grant virtual asylum - adopt a chinese blog 06.22.2005, 12:57 PM
posted by ben vershbow
People sometimes wonder what would have happened if the Soviet Union had survived long enough to experience the internet. It's a delicious "what if" scenario to contemplate. The USSR was quite skilled at using broadcast and print media to achieve total message discipline (the Bush administration can only dream), but what would have happened if a totally decentralized medium like the web (a control freak's nightmare) sprung up right under the Kremlin's boots? Would the dissidents have bubbled over into cyberspace in a surging tide too powerful to control? Or would the the government have cracked down brutally, or cut off the emerging technology before it could develop, drawing the iron curtain still further over the information commons? Someone should write a novel (á la Thomas Harris, Philip Roth)..
But look to China today, and we can get at least some idea of what might have happened. Granted, China is now a booming frontier of global capitalism, having all but abandoned the communist economic model. But the regime is still quite Soviet in its attitudes toward the media (which it totally controls) and toward expressions of political dissent (which it forbids and punishes). The internet presents a particularly devilish challenge.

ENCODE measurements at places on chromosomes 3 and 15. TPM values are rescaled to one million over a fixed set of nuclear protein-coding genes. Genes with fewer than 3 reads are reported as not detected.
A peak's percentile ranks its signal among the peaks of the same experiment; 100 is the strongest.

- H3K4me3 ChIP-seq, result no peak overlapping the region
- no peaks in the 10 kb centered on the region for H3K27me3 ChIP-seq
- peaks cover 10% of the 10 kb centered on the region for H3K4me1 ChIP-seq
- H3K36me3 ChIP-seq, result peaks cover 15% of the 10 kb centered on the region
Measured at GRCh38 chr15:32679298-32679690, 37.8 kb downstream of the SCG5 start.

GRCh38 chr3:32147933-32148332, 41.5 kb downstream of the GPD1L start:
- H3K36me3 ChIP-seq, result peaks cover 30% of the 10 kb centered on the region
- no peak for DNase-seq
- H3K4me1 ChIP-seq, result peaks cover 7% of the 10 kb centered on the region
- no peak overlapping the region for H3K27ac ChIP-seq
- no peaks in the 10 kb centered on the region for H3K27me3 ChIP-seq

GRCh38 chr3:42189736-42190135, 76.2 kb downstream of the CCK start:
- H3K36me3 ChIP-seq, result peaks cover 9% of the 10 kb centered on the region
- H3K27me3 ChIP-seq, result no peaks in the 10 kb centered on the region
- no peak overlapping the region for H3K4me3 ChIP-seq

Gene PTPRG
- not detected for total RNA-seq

In response, the government has set up a "Great Firewall" blocking off certain sections of the web (anything from Google News to Human Rights Watch) that it would rather its citizens didn't see. Not wanting to get shut out of the world's biggest emerging market, American corporations like Yahoo, Google, and most recently Microsoft, have complied with state demands that certain services, and even certain terms like "democracy," "freedom" or "human rights," are blocked in Chinese versions of their web applications. In addition, the government recently passed legislation requiring all websites to be registered. Anything deemed inappropriate gets taken off its server. A hundred flowers may bloom on the internet, but not if the government cuts them off at the root.
It's estimated there are about 1 million Chinese blogs, and that number is sure to increase ten, twenty a hundred fold. Who knows? If it gets to that point, the government probably won't be able to keep up. But for now, bloggers with even slightly controversial politics are in danger of getting shut down. This is why some Chinese bloggers are moving their sites abroad, seeking political haven on western servers. Isaac Mao, a venture capitalist in Shanghai for internet startups, self-professed "meta idea" generator, and one of the first Chinese bloggers, has set up an "adopt-a-blog" program that matches up fellow bloggers with foreigners willing to make a little extra room on their servers. It's a great idea, and a chance for the blogosphere to come together as a global community.
More about Isaac Mao in Wired: "Chinese Blogger Slams Microsoft"
Someone found a way to circumvent Microsoft's block on "freedom," "democracy" etc.: "Loophole lets 'Freedom' ring in Chinese MSN blogs" (with complete instructions here)
JoLeKo on June 23, 2005 1:59 PM:
I love the fact that every day people can write about what they think and search what others are thinking. I think the people of China have the right to do the same. I am hereby willing to adopt a Chinese Blog. If anyone is interested, email me or stop by. Let freedom ring!